The Book Look: AI Governance

Technics Publications has started publishing a line of Data-Driven AI books, and one of the first books in this series is “AI Governance” by Dr. Darryl J Carlton. The goal of the book in one sentence is to enable the reader to gain the knowledge and tools to effectively govern and oversee the use of artificial intelligence in their organization, while being compliant with emerging global regulations. This book contains four sections: 

  1. “A Brief History of AI” — Unravel the history of AI as a context to understand the current state and how AI will evolve over the next few years. Darryl weaves in some science fiction into this historical perspective, including characters such as Hal, Gort, and even Frankenstein. I love the idea of Isaac Asimov’s Three Laws of Robotics as being the first ethical framework for AI. 
  1. “The Eight Guiding Principles of AI” — By adopting and adhering to these principles, your organization will be well-positioned to navigate the complex landscape of AI regulation and remain compliant across most jurisdictions. This section is a distillation of all current AI frameworks. Darryl presents the common denominator across all of these global frameworks into eight powerful principles. 
  1. “Ethics and AI” — Connect ethics with AI by examining case studies and proposing an ethical framework to guide your successful deployment of AI. “Just because you can do something, should you?” 
  1. “Conformance Assessment” — Implement a Conformance Assessment Checklist to establish effective AI governance and oversight practices in your organization. This is everything you need to consider before deploying an AI project. The content is in the form of a useful checklist.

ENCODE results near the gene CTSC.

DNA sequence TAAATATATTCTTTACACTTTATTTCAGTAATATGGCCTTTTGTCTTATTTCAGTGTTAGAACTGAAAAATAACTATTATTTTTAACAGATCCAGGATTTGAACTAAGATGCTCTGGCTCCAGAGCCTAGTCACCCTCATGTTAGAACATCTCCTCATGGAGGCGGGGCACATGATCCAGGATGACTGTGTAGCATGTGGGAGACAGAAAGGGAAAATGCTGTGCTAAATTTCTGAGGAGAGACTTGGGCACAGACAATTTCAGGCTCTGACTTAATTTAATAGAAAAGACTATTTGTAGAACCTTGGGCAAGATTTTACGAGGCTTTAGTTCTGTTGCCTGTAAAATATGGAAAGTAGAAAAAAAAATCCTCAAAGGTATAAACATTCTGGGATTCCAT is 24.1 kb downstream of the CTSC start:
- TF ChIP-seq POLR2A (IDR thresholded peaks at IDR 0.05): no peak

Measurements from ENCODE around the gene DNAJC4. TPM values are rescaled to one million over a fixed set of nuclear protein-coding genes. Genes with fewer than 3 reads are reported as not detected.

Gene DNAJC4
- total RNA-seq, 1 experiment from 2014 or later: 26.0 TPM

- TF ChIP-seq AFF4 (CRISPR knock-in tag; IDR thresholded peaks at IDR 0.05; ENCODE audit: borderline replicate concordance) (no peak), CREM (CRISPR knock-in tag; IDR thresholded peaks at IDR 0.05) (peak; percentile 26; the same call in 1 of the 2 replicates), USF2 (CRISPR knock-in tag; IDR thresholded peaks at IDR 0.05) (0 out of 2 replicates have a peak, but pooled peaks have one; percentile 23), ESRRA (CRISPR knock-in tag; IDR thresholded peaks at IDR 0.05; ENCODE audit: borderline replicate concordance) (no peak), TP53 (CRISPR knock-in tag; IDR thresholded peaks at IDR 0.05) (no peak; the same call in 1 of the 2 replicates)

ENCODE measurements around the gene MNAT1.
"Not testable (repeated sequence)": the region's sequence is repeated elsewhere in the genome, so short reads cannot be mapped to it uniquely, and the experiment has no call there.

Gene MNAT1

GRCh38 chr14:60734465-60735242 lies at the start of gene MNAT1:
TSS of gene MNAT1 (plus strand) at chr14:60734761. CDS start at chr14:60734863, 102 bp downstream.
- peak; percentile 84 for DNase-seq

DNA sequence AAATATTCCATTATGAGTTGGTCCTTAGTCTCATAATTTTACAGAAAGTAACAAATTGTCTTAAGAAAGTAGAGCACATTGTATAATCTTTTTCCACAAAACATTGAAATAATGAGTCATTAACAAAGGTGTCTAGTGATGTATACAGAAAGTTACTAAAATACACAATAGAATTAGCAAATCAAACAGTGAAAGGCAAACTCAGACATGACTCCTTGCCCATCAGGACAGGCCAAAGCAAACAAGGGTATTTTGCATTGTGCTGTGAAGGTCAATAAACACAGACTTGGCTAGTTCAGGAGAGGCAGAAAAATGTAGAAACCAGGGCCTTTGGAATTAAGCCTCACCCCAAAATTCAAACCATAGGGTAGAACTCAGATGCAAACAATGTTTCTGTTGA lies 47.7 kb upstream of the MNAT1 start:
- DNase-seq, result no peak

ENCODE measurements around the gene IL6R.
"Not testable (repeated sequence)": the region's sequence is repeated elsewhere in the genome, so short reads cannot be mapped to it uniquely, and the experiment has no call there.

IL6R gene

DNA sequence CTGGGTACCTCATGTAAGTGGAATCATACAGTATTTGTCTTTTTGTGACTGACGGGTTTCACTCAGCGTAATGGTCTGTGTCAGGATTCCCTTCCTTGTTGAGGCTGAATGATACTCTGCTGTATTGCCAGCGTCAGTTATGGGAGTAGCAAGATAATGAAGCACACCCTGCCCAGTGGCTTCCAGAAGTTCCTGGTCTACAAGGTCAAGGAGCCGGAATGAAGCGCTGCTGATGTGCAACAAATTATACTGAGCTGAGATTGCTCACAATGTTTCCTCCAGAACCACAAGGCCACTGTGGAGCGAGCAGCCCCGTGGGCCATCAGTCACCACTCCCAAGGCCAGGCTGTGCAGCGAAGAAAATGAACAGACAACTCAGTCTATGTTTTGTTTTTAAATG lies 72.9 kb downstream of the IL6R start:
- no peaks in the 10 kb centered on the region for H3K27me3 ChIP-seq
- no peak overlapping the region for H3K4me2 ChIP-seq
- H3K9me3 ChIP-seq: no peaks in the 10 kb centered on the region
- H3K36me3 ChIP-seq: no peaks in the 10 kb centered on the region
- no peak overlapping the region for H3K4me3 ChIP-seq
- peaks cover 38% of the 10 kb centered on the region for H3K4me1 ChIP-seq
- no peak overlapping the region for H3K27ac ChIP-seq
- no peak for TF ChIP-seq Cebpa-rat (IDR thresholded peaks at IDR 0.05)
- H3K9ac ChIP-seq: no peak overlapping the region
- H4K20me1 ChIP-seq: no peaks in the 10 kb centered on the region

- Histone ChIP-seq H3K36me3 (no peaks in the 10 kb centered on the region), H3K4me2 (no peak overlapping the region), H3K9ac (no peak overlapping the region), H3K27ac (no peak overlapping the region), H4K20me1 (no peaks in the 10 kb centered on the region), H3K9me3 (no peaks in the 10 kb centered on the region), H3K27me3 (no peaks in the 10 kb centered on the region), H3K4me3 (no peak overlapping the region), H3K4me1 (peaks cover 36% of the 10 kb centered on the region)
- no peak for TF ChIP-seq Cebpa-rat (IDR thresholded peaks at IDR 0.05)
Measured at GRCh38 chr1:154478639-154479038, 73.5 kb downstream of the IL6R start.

I very much enjoyed reading this book and I think it was for two main reasons: writing style and presentation. Darryl’s writing style combines practicality with preciseness, yet still presents an entertaining read. In addition, the material is presented with an objective, yet slightly positive outlook. So much of what we read about AI is “doom and gloom,” but Darryl does a good job of presenting the positive side and amazing potential of AI. 

To give you a taste of the style and content of “AI Governance,” here is an excerpt, used with permission from Technics Publications. This is from the introduction to Chapter 2 on the Eight Guiding Principles of AI: 

The emergence of artificial intelligence (AI) as a dominant force heralds a transformative shift in our society. As stewards of this potent technology, we must ensure that the development and deployment of AI systems adhere to a set of core principles that prioritize Human, Social, and Environmental Well-being. AI should be a lever for positive change, enhancing individuals’ quality of life, enriching society’s fabric, and nurturing our planet’s ecological balance. 

AI systems must be anchored in Human-Centered Values, championing the cause of human rights, the richness of diversity, and the sanctity of individual autonomy. In doing so, they become not just tools of convenience or efficiency but instruments that resonate with the fundamental ethos of our existence.